Access Ports at Distribution Layer

Answered Question
Jul 9th, 2007

In the Cisco BCMSN Study-Guide it says that Root Guard should be applied on Access Ports at the Distribution Layer. I am a little perplexed, I thought the Distribution Layer is intended as an aggregation of Access Layer, and a translation from Layer2 to Layer3 traffic. Therefore what, if any, devices are appropriate for the Distribution Layer switches?

I have this problem too.
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Your access layer may consist of dumb layer 2 switches which are not capable of trunking forcing you to use access ports in your distribution layer to put those hosts connected to those access switches in the correct vlan. For security reasons you may also want to limit the number of trunks in a network to prevent vlan hopping or double tagging attacks.

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Amit Singh Mon, 07/09/2007 - 07:38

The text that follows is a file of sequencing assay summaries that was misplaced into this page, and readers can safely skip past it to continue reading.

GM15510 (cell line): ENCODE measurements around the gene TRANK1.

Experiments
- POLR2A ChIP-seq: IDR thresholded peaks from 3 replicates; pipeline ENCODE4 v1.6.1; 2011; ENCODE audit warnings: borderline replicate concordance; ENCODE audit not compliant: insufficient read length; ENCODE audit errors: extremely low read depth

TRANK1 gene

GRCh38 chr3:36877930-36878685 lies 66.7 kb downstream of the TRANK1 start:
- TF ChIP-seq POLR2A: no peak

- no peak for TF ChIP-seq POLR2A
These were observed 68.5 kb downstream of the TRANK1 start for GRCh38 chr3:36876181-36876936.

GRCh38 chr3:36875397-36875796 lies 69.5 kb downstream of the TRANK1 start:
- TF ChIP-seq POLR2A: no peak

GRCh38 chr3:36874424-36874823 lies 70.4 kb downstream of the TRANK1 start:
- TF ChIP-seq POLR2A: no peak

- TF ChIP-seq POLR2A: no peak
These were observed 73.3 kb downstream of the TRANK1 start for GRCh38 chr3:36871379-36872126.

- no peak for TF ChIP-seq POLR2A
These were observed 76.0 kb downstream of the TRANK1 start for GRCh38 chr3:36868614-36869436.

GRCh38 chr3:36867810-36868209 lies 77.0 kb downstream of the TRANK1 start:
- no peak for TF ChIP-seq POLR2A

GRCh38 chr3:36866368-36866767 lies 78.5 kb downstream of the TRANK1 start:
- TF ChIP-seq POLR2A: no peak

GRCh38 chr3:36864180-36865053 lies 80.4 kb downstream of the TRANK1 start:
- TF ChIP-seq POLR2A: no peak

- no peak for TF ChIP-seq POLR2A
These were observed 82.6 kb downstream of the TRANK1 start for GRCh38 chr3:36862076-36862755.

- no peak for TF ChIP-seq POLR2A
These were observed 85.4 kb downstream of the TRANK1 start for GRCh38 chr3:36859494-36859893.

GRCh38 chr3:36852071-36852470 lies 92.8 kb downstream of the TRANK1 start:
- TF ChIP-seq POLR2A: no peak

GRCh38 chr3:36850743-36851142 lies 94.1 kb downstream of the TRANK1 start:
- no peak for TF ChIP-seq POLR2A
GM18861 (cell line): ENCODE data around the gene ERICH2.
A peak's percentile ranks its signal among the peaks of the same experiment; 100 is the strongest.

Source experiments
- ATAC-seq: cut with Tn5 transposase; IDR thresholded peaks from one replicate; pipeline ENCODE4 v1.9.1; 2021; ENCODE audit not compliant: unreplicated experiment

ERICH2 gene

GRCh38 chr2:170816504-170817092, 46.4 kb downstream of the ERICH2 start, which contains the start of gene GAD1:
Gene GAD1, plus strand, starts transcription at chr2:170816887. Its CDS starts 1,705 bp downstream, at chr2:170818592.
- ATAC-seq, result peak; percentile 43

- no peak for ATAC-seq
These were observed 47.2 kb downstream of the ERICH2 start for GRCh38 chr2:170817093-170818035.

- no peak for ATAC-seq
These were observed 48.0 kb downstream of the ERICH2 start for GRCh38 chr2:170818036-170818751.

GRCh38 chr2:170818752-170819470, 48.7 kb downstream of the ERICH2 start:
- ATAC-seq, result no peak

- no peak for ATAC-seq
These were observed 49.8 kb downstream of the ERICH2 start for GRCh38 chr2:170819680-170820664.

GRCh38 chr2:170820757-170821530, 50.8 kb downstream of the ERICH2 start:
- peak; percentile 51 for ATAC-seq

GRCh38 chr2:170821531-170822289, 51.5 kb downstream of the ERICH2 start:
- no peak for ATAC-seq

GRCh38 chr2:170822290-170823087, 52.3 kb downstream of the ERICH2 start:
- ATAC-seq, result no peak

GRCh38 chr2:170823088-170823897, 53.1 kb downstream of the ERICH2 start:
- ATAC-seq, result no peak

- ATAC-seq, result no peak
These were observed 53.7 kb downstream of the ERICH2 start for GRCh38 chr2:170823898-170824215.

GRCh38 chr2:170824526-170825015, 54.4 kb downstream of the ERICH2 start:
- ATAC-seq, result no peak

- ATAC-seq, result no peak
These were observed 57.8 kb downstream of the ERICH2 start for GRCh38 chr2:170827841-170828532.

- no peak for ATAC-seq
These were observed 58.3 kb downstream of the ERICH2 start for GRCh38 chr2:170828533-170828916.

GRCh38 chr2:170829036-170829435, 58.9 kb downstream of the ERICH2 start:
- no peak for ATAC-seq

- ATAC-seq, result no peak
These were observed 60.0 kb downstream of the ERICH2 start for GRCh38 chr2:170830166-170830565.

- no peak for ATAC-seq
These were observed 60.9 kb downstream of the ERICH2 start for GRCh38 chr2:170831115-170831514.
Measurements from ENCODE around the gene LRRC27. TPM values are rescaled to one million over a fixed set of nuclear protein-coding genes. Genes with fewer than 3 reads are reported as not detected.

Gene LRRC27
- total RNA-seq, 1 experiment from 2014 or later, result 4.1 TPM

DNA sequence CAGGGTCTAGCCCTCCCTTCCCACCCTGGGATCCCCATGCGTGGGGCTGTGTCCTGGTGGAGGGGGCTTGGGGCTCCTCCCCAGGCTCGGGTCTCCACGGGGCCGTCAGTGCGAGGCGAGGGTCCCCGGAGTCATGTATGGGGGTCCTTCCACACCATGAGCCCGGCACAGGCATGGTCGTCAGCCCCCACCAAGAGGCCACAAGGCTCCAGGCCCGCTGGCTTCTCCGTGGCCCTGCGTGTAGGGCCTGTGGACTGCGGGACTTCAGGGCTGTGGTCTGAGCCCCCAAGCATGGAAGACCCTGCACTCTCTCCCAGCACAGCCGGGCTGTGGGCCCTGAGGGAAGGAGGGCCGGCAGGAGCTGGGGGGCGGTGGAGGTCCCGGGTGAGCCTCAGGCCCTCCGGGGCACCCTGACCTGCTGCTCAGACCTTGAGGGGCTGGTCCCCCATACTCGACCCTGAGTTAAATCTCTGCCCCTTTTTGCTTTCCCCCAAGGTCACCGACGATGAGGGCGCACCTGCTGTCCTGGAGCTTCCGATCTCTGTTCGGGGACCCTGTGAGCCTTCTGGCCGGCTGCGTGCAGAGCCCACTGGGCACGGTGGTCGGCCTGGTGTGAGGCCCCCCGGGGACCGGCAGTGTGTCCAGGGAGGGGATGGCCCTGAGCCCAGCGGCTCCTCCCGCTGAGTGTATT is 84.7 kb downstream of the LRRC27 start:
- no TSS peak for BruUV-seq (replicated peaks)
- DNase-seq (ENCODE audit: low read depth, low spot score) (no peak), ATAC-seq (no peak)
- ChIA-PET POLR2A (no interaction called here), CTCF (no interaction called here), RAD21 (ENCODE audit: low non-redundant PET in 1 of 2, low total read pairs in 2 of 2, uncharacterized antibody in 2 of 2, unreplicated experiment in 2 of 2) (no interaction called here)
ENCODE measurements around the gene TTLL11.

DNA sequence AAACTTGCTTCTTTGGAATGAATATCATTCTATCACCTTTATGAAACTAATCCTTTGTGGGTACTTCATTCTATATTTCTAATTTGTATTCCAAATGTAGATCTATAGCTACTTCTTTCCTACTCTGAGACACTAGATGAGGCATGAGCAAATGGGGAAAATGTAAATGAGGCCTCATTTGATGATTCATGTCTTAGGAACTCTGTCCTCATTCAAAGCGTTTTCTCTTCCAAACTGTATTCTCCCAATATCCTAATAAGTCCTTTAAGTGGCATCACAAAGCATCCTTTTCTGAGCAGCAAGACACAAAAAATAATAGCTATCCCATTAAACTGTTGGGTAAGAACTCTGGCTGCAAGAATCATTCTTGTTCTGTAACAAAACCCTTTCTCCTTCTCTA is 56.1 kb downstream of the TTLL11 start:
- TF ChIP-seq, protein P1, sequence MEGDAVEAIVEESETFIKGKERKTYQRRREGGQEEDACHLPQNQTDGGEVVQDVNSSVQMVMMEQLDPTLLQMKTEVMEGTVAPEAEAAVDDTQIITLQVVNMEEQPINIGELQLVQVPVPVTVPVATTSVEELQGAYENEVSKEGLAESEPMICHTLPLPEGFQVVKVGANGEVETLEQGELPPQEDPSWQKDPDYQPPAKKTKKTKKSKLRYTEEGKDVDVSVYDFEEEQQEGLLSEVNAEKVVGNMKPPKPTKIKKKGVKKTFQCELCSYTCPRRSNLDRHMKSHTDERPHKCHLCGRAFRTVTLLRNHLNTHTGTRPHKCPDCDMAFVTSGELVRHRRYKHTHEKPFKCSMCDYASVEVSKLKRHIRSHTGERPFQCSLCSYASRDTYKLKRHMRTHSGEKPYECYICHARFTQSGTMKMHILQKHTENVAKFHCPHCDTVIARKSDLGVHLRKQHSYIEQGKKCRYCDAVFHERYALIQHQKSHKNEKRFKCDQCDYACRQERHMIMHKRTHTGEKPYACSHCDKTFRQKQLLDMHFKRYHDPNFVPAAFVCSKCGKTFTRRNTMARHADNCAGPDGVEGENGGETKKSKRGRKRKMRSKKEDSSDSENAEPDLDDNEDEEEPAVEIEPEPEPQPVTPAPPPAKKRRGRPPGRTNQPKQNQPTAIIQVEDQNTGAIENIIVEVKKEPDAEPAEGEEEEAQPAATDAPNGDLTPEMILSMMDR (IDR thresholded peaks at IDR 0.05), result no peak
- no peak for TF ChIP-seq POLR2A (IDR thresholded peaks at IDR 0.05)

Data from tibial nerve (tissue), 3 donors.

Mark,

In a redundant configuration, your distribution layer switches are configured as Primary and secondry root bridges for you access layer switches. To maintain a stable topology it is always suggested enable root guard on all ports where the root bridge should not appear. In a way, you can configure a perimeter around the part of the network where the STP root is able to be located.

Please see the link below for more understanding :

http://www.cisco.com/en/US/tech/tk389/tk621/technologies_tech_note09186a00800ae96b.shtml

HTH,Please rate if it does.

-amit singh

mark.j.hodge Mon, 07/09/2007 - 08:06

Amit,

I don't have a problem with Root Guard, that seems straightforward enough. What I don't get is why there would be Access Ports at the Distribution Layer. Surely Access Ports should be at the Access Layer, hence the name, at least in a perfect Cisco modelled environment. In real life things may be different.

Correct Answer

Your access layer may consist of dumb layer 2 switches which are not capable of trunking forcing you to use access ports in your distribution layer to put those hosts connected to those access switches in the correct vlan. For security reasons you may also want to limit the number of trunks in a network to prevent vlan hopping or double tagging attacks.

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